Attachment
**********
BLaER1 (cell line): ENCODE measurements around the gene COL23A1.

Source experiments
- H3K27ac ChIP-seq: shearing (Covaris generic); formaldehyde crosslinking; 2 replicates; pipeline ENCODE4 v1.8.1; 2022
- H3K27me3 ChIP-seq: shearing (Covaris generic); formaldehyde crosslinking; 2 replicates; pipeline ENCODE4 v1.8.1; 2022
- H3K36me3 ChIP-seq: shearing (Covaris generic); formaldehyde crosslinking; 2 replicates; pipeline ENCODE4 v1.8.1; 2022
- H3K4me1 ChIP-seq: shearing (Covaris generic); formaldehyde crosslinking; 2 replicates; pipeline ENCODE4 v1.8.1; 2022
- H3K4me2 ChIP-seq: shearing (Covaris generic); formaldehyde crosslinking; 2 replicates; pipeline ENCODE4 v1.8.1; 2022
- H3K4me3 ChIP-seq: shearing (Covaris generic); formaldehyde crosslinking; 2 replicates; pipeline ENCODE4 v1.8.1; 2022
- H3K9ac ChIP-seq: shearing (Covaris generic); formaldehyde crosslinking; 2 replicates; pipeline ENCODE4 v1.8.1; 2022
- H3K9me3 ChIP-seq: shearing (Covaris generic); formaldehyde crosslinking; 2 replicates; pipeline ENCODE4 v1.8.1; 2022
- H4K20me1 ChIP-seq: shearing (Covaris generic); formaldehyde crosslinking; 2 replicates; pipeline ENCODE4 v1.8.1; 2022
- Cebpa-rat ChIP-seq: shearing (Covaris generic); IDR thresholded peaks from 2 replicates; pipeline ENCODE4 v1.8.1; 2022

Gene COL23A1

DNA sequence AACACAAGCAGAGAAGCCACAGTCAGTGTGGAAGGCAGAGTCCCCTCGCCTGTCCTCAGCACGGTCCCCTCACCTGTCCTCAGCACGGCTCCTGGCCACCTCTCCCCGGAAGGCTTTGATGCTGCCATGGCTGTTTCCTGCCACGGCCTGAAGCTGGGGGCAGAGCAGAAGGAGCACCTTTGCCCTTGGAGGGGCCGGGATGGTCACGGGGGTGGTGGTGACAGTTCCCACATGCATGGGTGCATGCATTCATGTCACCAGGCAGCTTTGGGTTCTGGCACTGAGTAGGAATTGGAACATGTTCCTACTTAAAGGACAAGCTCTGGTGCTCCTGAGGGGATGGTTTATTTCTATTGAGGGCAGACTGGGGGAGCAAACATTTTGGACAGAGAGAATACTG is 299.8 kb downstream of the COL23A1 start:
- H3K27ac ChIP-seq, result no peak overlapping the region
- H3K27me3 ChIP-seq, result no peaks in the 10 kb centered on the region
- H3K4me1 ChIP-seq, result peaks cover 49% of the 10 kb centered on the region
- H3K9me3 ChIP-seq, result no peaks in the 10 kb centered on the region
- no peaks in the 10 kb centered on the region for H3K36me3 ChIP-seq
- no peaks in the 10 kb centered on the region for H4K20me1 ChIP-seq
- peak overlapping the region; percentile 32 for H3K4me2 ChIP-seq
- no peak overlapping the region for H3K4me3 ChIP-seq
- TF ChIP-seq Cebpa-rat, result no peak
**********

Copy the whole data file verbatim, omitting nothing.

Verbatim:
BLaER1 (cell line): ENCODE measurements around the gene COL23A1.

Source experiments
- H3K27ac ChIP-seq: shearing (Covaris generic); formaldehyde crosslinking; 2 replicates; pipeline ENCODE4 v1.8.1; 2022
- H3K27me3 ChIP-seq: shearing (Covaris generic); formaldehyde crosslinking; 2 replicates; pipeline ENCODE4 v1.8.1; 2022
- H3K36me3 ChIP-seq: shearing (Covaris generic); formaldehyde crosslinking; 2 replicates; pipeline ENCODE4 v1.8.1; 2022
- H3K4me1 ChIP-seq: shearing (Covaris generic); formaldehyde crosslinking; 2 replicates; pipeline ENCODE4 v1.8.1; 2022
- H3K4me2 ChIP-seq: shearing (Covaris generic); formaldehyde crosslinking; 2 replicates; pipeline ENCODE4 v1.8.1; 2022
- H3K4me3 ChIP-seq: shearing (Covaris generic); formaldehyde crosslinking; 2 replicates; pipeline ENCODE4 v1.8.1; 2022
- H3K9ac ChIP-seq: shearing (Covaris generic); formaldehyde crosslinking; 2 replicates; pipeline ENCODE4 v1.8.1; 2022
- H3K9me3 ChIP-seq: shearing (Covaris generic); formaldehyde crosslinking; 2 replicates; pipeline ENCODE4 v1.8.1; 2022
- H4K20me1 ChIP-seq: shearing (Covaris generic); formaldehyde crosslinking; 2 replicates; pipeline ENCODE4 v1.8.1; 2022
- Cebpa-rat ChIP-seq: shearing (Covaris generic); IDR thresholded peaks from 2 replicates; pipeline ENCODE4 v1.8.1; 2022

Gene COL23A1

DNA sequence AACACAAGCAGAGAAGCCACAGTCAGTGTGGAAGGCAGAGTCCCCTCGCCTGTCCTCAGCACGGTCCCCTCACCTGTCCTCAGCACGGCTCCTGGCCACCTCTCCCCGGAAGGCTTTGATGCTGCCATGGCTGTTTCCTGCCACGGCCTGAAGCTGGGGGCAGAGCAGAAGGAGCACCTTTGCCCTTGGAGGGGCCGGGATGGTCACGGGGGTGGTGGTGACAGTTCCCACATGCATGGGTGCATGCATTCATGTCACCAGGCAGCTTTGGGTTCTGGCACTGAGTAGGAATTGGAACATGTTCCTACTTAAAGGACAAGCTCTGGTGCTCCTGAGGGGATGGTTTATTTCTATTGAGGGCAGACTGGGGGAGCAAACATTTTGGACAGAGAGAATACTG is 299.8 kb downstream of the COL23A1 start:
- H3K27ac ChIP-seq, result no peak overlapping the region
- H3K27me3 ChIP-seq, result no peaks in the 10 kb centered on the region
- H3K4me1 ChIP-seq, result peaks cover 49% of the 10 kb centered on the region
- H3K9me3 ChIP-seq, result no peaks in the 10 kb centered on the region
- no peaks in the 10 kb centered on the region for H3K36me3 ChIP-seq
- no peaks in the 10 kb centered on the region for H4K20me1 ChIP-seq
- peak overlapping the region; percentile 32 for H3K4me2 ChIP-seq
- no peak overlapping the region for H3K4me3 ChIP-seq
- TF ChIP-seq Cebpa-rat, result no peak